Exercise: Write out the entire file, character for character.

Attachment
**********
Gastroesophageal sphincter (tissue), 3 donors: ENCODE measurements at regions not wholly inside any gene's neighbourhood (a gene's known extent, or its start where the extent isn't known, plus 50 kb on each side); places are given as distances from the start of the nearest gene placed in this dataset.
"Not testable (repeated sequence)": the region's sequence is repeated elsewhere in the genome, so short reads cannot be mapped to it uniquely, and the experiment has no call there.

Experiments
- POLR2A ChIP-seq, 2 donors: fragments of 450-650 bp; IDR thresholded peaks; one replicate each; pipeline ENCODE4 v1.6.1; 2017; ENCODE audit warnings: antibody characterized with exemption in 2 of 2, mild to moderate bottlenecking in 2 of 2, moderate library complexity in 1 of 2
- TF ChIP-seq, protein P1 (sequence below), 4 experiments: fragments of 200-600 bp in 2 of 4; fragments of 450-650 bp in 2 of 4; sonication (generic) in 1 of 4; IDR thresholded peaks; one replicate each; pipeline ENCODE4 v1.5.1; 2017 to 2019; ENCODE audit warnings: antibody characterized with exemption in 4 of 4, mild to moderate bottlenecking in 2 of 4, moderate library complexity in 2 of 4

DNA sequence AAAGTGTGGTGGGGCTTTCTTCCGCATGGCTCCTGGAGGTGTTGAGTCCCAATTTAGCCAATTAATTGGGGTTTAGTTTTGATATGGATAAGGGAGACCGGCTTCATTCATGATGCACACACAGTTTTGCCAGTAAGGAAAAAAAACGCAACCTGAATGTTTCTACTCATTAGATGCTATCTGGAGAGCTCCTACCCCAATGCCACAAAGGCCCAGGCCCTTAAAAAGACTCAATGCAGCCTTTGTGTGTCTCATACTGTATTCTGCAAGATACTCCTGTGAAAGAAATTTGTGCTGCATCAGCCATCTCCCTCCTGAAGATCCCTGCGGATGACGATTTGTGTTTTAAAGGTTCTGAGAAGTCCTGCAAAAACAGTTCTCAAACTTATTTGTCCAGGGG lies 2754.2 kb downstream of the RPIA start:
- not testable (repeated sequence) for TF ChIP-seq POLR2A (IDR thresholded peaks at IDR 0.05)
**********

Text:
Gastroesophageal sphincter (tissue), 3 donors: ENCODE measurements at regions not wholly inside any gene's neighbourhood (a gene's known extent, or its start where the extent isn't known, plus 50 kb on each side); places are given as distances from the start of the nearest gene placed in this dataset.
"Not testable (repeated sequence)": the region's sequence is repeated elsewhere in the genome, so short reads cannot be mapped to it uniquely, and the experiment has no call there.

Experiments
- POLR2A ChIP-seq, 2 donors: fragments of 450-650 bp; IDR thresholded peaks; one replicate each; pipeline ENCODE4 v1.6.1; 2017; ENCODE audit warnings: antibody characterized with exemption in 2 of 2, mild to moderate bottlenecking in 2 of 2, moderate library complexity in 1 of 2
- TF ChIP-seq, protein P1 (sequence below), 4 experiments: fragments of 200-600 bp in 2 of 4; fragments of 450-650 bp in 2 of 4; sonication (generic) in 1 of 4; IDR thresholded peaks; one replicate each; pipeline ENCODE4 v1.5.1; 2017 to 2019; ENCODE audit warnings: antibody characterized with exemption in 4 of 4, mild to moderate bottlenecking in 2 of 4, moderate library complexity in 2 of 4

DNA sequence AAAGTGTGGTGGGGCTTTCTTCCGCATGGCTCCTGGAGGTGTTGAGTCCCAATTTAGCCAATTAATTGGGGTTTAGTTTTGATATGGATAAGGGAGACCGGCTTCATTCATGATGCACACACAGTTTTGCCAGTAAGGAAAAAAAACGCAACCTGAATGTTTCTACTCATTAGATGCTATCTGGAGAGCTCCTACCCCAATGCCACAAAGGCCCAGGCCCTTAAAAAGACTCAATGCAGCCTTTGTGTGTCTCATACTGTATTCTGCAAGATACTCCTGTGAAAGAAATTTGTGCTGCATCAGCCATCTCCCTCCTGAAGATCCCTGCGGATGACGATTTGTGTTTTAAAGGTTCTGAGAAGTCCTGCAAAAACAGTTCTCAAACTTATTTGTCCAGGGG lies 2754.2 kb downstream of the RPIA start:
- not testable (repeated sequence) for TF ChIP-seq POLR2A (IDR thresholded peaks at IDR 0.05)